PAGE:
Immgration problems hit home for my family

Immigration Reformer

By Nina Mold

In the 1950s, my home city, Manchester, England, was still recovering from the war. Some food staples were still rationed and many buildings were yet to be rebuilt.
In the spring of 1960, my mother brought my 10-year-old sister and me to America where she would marry her U.S. Marine boyfriend.
To my eight-year-old eyes, it was as if someone had flipped a switch that turned the world from black and white to color.
There were supermarkets with doors that opened by themselves, bubble gum machines, TVs, cartoons, refrigerators, showers, Coca Cola, chocolate milk, drive-in restaurants, drive-in movies, outdoor swimming pools, huge cars, neon signs, fabulous weather, no school uniforms, the list is endless. To a child who knew nothing except the grim, industrial north of post-war England, it was a magical wonderland, and I fell instantly in love.
I returned to England at age 16 when my mother and stepfather got divorced. All through my life since then, including two marriages, four children and a 20-year career in corrections, I was sustained by the dream of one day returning to my beloved America to live out my days.
After my mother-in-law died in 2002, there was no longer any reason for us to stay in England. The dream I had held in my heart for so long had somehow planted itself into my husband and our two young daughters. Together, we decided to start a new life in America, and started to explore our options. The greatest adventure of our lives was about to begin, and I felt that, at long last, I was coming home.
We quickly learned that, without a relative to sponsor us, the only way we could live and work in America legally was through investment. We proceeded to sell everything we owned and bought a small business in Naples. We started out with six employees and now have eleven. Unfortunately, our E2 visas will never lead to citizenship, and we must constantly renew our visa in order to stay, but half a dream is better than none at all.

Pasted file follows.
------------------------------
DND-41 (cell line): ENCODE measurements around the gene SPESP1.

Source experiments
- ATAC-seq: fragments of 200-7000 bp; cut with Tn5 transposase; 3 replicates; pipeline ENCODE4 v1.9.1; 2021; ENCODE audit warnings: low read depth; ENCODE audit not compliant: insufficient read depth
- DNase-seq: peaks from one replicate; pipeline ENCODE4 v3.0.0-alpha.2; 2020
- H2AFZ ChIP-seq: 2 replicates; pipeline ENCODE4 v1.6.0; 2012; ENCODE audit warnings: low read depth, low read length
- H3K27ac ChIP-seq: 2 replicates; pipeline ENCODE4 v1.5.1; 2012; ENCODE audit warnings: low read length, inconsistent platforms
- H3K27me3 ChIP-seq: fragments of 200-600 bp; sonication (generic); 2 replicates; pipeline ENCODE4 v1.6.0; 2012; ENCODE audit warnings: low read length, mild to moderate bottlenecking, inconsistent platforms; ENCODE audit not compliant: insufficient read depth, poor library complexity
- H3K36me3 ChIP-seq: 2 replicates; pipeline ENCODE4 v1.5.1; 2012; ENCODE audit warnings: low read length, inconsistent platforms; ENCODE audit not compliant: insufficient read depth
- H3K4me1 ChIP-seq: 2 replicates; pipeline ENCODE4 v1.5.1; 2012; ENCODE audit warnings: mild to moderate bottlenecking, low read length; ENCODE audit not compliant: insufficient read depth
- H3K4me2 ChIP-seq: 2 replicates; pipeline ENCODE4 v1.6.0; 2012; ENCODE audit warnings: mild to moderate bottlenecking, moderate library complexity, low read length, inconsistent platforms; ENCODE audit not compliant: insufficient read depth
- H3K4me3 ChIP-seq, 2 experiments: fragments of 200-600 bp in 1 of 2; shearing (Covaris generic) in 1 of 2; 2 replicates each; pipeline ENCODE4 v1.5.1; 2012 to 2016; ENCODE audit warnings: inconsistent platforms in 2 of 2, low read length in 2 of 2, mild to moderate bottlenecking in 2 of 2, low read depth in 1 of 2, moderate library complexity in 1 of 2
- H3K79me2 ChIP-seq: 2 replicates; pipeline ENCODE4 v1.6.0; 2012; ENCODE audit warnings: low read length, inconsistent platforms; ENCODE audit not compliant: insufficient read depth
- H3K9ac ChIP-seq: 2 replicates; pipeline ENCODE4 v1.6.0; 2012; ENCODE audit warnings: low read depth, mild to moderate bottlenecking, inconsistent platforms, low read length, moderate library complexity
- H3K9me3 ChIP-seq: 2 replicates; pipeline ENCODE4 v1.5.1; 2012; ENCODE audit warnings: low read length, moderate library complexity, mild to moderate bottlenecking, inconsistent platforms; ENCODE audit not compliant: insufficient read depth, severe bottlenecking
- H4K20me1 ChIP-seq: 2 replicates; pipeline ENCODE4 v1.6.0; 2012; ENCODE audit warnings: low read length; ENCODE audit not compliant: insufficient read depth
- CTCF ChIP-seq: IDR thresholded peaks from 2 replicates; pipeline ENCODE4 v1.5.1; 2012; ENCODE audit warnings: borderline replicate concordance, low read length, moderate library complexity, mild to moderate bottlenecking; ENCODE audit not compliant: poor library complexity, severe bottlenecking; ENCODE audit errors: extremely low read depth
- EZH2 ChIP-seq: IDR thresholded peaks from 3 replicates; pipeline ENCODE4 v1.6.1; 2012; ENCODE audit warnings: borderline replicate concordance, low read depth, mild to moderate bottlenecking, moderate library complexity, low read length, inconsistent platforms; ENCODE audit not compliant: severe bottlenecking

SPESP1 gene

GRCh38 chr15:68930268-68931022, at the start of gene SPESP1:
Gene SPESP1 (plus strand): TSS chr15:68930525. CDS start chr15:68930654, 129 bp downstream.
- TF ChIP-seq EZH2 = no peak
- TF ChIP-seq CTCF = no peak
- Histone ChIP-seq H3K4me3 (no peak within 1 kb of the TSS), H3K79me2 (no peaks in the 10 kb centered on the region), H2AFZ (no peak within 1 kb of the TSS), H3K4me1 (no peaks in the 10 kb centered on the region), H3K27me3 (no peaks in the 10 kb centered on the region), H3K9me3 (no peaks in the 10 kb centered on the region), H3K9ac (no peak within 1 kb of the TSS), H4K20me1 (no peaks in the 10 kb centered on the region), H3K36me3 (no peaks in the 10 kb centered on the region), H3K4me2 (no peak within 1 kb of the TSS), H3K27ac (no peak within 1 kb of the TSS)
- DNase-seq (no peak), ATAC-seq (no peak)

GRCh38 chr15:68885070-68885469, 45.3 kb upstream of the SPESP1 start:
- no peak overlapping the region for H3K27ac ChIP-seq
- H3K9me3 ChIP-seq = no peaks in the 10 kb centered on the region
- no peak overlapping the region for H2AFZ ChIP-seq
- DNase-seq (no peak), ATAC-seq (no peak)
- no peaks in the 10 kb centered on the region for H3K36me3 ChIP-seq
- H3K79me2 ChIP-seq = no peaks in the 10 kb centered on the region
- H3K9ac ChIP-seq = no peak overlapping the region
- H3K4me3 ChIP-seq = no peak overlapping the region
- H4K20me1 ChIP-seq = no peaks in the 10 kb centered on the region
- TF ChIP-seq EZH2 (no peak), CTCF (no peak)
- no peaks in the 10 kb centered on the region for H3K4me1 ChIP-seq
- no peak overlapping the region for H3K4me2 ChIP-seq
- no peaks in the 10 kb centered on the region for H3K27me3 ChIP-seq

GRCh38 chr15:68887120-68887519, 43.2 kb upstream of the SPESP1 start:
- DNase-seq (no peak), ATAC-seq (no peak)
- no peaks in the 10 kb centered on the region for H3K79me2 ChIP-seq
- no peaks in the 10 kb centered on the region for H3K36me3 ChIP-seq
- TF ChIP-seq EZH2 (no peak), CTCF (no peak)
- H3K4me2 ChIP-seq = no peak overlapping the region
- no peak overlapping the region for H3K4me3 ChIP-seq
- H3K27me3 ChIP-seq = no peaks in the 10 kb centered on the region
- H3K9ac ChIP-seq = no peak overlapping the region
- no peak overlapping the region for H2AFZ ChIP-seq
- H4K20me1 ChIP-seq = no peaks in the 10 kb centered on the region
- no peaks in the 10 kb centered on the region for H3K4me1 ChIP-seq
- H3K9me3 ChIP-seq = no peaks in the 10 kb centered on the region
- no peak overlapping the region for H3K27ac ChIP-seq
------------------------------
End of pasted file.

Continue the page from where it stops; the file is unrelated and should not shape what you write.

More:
From the beginning, our elder daughter, Stephanie, then 14, embraced the American belief that, if you work hard, you can be whatever you want to be. She threw herself into high school life, achieving excellent grades, lettering in track and soccer, and getting involved in all aspects of drama, communications and community service.
At Florida Gulf Coast University, Stephanie continues to maintain high grades. She is also Senator for Arts and Science on the student government, co-president of the GSA (membership has quadrupled under her leadership), served as director of Multicultural Relations, has competed several leadership courses, chaired conferences and successfully organized events to raise funds and awareness.
Now my smart and beautiful daughter is about to graduate with honors from university, but all her hard work and motivation will come to nothing, and she will have to return to England if she cannot secure an internship relevant to her English degree. It’s a tragedy for America that young high achievers from abroad must struggle so hard to stay and contribute to the economy after completing their education. It’s also a tragedy for families like mine, who have abided by the laws of the land and created employment for Americans, that we are unable to keep our families together.

Mold is the owner of Top Performance Hair, Nails & Spa in North Naples. She is a co-founder of, an organization which campaigns for changes to E2 regulations that would create a path to permanent residence (green cards) for foreign nationals who invest in businesses here and create jobs for Americans. Email her at; this is from her blog, Immigration Reformer, at

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